Common Atlantic Seals spotted on an islet during the Treshnish Isles wildlife tour, Scotland. Photo Mantas Ališauskas

There is also a possibility to meet whales, basking sharks, and otters. But mammals and fishes are not the reason you should be here, the birds are.

Puffins Therapy in Treshnish Isles Wildlife Cruise Tour from Oban, Scotland
Puffins Therapy in Treshnish Isles Wildlife Cruise Tour from Oban, Scotland
Puffins Therapy in Treshnish Isles Wildlife Cruise Tour from Oban, Scotland. Photo Mantas Ališauskas

Puffin Therapy on Lunga Island

Some things just cannot be described. Visiting puffins and their neighbors is one of those experiences. Once on Lunga island, there are two options:

  • First is a walk to a huge rock which is home to thousands of guillemots (picture a);
  • The second being the same, just failing to do so (picture b).

It is very easy to get seduced by any of the many puffins living their everyday lives not too far from where you’ll get set ashore. I know it is hard, but you need to resist the puffins. There are plenty more of them on the road to the guillemot colony.

Approaching guillemot colony on Lunga Island, the Treshnish Isles wildlife tour, Scotland
Approaching guillemot colony on Lunga Island, the Treshnish Isles wildlife tour, Scotland
a) Approaching guillemot colony on Lunga Island, the Treshnish Isles wildlife tour, Scotland. Photo Mantas Ališauskas
Cute puffins on Lunga island, the Treshnish isles wildlife tour, Scotland
Cute puffins on Lunga island, the Treshnish isles wildlife tour, Scotland
b) Cute puffins on Lunga island, the Treshnish isles wildlife tour, Scotland. Photo Mantas Ališauskas

The walk will not only reward you with meeting more birds but with the beautiful nature of Lunga Island and the surrounding Treshnish Isles. You’ll be circled by the charismatic puffins during your time in Lunga island, so be prepared to smile for a while as these birds will definitely cheer you up.

Walking in Lunga island, the Treshnish Isles wildlife tour, Scotland
Walking in Lunga island, the Treshnish Isles wildlife tour, Scotland
Walking in Lunga island, the Treshnish Isles wildlife tour, Scotland. Photo Mantas Ališauskas

The wildlife tours to the Treshnish Isles are even advertising themselves as a stress-relief remedy called "Puffin Therapy". It is hard to describe how, but after the experience, you’ll feel a boom of optimism, so strong that for a while ill-fortune will seem as an impossible concept.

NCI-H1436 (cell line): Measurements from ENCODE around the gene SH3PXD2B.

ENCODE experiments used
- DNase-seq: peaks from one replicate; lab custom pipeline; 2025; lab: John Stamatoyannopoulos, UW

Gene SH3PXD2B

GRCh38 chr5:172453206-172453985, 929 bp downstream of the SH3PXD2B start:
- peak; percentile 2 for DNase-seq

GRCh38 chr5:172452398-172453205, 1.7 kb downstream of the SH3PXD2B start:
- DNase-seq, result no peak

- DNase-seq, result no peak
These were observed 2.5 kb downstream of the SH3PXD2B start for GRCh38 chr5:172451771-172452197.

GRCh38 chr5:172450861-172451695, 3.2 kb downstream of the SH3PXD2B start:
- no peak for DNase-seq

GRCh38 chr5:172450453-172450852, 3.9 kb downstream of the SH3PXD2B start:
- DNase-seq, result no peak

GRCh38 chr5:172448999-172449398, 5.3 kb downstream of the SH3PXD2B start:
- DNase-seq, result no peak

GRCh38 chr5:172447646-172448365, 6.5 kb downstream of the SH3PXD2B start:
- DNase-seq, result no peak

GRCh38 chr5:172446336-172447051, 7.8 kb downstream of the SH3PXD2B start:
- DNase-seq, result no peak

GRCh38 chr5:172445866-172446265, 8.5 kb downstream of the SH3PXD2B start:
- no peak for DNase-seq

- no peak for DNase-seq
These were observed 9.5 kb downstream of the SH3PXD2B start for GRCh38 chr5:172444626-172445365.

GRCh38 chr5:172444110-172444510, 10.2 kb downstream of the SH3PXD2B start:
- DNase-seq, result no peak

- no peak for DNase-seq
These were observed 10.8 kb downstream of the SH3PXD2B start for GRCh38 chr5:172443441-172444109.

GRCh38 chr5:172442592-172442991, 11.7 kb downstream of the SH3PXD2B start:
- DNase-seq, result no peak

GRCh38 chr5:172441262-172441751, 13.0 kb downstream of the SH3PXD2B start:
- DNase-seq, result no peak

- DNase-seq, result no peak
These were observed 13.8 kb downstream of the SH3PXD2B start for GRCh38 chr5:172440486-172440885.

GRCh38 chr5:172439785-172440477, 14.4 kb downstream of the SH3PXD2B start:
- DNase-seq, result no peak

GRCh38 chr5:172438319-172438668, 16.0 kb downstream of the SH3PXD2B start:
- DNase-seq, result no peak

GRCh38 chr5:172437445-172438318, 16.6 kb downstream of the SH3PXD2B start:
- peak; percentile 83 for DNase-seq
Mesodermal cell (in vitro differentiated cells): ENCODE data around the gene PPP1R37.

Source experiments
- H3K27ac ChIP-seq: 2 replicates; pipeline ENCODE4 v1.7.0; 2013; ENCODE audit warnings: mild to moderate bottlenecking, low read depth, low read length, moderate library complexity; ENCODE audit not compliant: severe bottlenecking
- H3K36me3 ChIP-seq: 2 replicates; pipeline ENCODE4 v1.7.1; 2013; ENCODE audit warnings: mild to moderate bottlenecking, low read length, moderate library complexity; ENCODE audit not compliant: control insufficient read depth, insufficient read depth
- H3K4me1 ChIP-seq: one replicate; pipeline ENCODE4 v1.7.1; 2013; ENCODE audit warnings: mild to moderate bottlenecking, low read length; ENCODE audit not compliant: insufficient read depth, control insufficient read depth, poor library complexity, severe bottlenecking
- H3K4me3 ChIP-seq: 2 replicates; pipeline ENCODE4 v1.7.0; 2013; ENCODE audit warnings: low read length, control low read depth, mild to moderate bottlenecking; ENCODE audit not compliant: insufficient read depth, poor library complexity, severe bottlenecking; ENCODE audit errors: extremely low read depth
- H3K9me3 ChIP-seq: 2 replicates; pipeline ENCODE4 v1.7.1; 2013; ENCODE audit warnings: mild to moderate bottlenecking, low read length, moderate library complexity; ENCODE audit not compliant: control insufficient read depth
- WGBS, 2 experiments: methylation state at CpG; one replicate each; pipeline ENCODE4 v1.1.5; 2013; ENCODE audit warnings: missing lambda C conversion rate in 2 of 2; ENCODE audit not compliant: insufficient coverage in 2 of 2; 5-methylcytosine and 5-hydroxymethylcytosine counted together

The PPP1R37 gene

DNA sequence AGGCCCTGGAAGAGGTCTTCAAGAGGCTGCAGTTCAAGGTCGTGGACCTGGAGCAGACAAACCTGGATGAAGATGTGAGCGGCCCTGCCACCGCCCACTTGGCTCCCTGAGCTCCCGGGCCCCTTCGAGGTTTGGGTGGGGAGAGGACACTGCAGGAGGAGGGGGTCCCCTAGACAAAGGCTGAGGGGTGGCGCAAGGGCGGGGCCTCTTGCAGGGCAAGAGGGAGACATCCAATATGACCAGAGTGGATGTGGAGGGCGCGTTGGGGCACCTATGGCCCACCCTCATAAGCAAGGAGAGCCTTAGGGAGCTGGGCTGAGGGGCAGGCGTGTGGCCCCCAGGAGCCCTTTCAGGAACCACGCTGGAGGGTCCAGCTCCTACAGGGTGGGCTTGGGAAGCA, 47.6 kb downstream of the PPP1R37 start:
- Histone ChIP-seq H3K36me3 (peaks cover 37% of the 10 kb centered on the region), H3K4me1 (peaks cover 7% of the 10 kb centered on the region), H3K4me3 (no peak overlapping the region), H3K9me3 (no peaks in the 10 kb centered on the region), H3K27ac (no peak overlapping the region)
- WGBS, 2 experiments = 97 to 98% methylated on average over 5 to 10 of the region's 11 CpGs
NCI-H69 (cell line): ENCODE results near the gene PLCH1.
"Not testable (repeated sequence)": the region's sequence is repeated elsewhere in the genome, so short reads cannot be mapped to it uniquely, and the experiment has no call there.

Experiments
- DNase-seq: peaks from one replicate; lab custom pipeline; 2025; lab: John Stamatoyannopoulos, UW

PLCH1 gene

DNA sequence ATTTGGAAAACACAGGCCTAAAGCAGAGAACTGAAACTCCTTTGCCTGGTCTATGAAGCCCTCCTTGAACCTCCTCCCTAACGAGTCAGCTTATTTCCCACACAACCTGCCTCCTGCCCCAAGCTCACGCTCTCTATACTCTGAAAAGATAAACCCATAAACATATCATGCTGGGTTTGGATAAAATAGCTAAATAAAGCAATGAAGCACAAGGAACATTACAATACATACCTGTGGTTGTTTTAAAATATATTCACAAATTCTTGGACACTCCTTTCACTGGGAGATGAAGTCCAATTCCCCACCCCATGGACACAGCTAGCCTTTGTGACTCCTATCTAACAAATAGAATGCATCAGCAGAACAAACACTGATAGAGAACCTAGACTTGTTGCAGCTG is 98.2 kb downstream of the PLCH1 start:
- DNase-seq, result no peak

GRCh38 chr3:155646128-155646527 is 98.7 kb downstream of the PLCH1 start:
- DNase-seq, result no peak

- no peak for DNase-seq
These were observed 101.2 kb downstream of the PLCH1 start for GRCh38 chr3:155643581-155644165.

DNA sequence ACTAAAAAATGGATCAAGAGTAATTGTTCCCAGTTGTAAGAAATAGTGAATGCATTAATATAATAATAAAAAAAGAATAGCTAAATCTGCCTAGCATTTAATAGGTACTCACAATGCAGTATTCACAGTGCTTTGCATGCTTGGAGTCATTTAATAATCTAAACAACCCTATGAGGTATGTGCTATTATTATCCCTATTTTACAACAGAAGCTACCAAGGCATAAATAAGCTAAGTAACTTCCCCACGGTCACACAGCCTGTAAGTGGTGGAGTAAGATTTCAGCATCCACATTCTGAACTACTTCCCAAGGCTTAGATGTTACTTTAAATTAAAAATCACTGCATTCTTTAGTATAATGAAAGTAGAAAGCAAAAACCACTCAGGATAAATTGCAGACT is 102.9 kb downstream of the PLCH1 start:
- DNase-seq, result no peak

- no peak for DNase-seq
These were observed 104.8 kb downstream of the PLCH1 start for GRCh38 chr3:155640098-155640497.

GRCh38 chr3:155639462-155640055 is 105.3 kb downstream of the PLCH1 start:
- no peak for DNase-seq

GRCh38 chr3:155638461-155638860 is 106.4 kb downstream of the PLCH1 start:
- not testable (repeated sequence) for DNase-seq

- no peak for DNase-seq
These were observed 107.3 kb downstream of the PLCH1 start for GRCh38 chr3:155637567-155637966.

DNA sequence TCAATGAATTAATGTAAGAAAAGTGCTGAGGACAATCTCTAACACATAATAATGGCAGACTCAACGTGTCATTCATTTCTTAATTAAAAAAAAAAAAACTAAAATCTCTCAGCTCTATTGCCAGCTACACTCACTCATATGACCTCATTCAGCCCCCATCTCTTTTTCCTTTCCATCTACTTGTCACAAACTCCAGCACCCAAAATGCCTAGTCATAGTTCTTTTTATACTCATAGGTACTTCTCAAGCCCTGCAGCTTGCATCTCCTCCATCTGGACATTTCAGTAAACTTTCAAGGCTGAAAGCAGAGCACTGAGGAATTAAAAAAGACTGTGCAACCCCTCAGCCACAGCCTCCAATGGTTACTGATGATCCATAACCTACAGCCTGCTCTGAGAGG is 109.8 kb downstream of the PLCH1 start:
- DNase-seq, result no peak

Two puffins looking at each other, the Treshnish Isles wildlife tour, Scotland
Two puffins looking at each other, the Treshnish Isles wildlife tour, Scotland
Two puffins looking at each other, the Treshnish Isles wildlife tour, Scotland. Photo Mantas Ališauskas

The Magical Puffins – Conservation status: Vulnerable

These little creatures look like they are straight out of a fairy-tale. Due to their similar appearance, they even gained a title of the Atlantic Parrot, but in fact, they are not closely related to them or penguins as people often mistakenly try to link them. Puffins belong to Auk family and could be seen living next door to their neighbours Guillemots and Razorbills. Among whom, they definitely are the cutest ones and often seem to steal the show from their close relatives.

Razorbills and a puffin on the same rock in Lunga island, Scotland
Razorbills and a puffin on the same rock in Lunga island, Scotland
Razorbills and a puffin on the same rock in Lunga island, Scotland. Photo Mantas Ališauskas

Puffins lose their key feature – the colorful markings of their beaks every autumn and regrow it in spring. They can carry large amounts of fish with a current record somehow being 62. With time the upper part of their beak grew small spines to hold on the fish while the tip of their tongue had developed a similar feature to grab the slippery fish and stick it to the spikes above.

Puffin carrying fishes, the Treshnish Isles wildlife tour, Scotland
Puffin carrying fishes, the Treshnish Isles wildlife tour, Scotland
Puffin carrying fishes, the Treshnish Isles wildlife tour, Scotland. Photo Mantas Ališauskas

Conservation of Puffins

While puffin population here is healthy, recently, the rapid decrease of these magical birds in the Shetland Islands, started to raise scientists concern. It is ever more important to follow the rules of the park and if you want to help to preserve puffins, you can do so by participating in Project Puffin, which is very simple. Just take pictures of these magnificent birds while they are carrying food in their mouth and send it to the authorities. Read more